In this post I want to start a discussion of an observation made about twenty years ago by Garry Wills. Wills is one of my favorite authors, and a significant portion of his scholarship is devoted to the Constitution. Here is the claim: The three branches are not co-equal. As a textual and as an original matter, Congress is the preeminent branch. How do we know this?
1. Congress is discussed first (Article I).
2. Article I is the longest and most detailed of the articles.
3. Congress wields the power of impeachment over the other two branches. The other two branches cannot, by contrast, remove a member of Congress.
4. Congress controls (albeit with some limitations) the salaries and staff of the other two branches. They, though, cannot control Congress’s pay and staff.
5. Congress can override a presidential veto. He has no recourse if that happens.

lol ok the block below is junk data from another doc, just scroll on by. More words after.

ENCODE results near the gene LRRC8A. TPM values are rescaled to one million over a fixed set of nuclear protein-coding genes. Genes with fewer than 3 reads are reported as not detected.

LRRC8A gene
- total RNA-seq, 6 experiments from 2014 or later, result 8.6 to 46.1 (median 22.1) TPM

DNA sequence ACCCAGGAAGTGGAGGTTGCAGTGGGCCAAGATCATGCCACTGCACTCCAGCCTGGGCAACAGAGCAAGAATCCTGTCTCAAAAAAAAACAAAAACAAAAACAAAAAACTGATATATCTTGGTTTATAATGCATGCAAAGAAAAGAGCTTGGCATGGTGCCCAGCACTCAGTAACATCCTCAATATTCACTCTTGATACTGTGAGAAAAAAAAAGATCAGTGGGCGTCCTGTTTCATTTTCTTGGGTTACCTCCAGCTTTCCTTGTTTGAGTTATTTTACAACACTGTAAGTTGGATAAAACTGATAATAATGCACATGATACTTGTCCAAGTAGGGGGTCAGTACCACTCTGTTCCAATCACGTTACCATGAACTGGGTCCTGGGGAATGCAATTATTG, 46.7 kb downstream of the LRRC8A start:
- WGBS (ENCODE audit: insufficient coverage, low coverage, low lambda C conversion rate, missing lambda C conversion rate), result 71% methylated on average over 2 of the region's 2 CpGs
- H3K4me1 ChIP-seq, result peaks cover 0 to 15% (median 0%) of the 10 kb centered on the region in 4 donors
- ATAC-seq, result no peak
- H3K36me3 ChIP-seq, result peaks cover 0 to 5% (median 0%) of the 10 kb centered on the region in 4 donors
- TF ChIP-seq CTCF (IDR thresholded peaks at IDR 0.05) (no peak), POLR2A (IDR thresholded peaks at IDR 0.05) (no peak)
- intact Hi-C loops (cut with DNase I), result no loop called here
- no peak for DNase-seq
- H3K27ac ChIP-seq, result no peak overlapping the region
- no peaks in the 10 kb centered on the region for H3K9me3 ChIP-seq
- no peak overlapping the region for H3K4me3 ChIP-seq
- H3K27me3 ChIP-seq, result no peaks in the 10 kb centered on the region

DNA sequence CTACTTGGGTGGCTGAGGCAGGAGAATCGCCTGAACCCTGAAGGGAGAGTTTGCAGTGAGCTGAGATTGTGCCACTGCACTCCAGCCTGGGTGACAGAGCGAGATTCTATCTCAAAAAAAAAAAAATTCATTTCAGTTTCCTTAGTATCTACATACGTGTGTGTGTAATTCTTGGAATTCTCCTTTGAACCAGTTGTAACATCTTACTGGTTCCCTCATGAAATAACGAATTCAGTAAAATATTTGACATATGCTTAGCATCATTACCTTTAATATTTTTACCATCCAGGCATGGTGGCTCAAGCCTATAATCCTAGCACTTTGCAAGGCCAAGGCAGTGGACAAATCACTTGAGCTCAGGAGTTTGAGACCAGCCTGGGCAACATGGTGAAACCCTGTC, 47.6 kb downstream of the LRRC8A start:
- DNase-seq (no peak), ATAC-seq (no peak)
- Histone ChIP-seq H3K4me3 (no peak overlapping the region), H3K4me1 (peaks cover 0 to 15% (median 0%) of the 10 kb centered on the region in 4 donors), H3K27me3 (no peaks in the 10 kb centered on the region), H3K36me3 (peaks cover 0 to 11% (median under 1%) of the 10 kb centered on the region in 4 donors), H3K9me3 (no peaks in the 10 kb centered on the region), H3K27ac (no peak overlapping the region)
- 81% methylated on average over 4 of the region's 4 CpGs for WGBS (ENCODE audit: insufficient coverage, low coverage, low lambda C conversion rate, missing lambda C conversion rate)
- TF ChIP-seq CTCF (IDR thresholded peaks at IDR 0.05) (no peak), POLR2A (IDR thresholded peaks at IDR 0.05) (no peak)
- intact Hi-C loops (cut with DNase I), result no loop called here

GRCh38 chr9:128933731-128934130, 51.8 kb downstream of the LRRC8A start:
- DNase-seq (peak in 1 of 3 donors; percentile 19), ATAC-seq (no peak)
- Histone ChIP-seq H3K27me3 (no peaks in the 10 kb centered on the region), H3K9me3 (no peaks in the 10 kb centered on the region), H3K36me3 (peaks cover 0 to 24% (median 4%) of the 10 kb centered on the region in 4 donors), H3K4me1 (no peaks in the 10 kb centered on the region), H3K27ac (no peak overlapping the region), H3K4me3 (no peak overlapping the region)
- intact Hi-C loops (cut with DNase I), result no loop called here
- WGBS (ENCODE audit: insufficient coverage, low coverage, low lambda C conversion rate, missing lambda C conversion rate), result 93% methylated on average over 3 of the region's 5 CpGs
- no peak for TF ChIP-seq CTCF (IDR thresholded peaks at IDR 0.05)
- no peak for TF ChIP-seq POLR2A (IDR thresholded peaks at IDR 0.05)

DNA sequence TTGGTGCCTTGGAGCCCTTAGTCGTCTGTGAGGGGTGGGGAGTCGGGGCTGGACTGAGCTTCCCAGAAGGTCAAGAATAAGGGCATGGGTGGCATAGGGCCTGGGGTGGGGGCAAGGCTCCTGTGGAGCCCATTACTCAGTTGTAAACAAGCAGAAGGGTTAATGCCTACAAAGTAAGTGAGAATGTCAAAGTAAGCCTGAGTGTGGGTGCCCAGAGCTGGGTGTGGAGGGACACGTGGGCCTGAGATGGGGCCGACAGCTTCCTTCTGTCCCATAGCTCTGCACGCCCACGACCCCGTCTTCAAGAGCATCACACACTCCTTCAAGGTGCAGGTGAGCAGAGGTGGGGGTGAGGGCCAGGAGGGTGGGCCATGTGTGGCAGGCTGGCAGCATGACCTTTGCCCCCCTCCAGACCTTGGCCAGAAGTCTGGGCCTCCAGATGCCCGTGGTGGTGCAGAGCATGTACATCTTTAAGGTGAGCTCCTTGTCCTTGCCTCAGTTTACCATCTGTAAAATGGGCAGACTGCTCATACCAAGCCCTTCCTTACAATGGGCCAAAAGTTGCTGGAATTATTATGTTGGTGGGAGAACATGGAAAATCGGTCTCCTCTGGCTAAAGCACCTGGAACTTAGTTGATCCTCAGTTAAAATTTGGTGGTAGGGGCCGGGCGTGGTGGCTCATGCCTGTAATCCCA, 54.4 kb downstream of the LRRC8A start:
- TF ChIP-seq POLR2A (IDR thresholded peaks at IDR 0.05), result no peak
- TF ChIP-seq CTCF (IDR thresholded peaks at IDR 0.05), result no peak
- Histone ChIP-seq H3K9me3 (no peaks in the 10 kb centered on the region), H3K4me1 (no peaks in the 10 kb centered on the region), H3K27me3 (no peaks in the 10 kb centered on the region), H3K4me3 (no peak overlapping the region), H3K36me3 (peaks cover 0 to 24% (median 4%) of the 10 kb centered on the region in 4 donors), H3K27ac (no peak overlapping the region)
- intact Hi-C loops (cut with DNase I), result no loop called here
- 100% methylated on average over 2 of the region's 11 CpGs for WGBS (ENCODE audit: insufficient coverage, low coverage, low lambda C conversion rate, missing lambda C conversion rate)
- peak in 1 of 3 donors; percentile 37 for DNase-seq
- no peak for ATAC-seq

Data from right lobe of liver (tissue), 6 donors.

These are just some of Wills’ examples. Now the obvious response is that many of these points are formalistic. In practice, the President or the Supreme Court is more powerful because Congress does not wield many of its weapons, can’t act in a unified way, and so on. True enough, but how relevant is that for a court addressing a separation-of-powers question such as Zitovsky? If you start with the premise that the constitutional text made Congress the leading branch, then shouldn’t that usually outweigh subsequent practice if you’re an originalist or a structuralist?
Anyway, I’ll have more to say about this next week.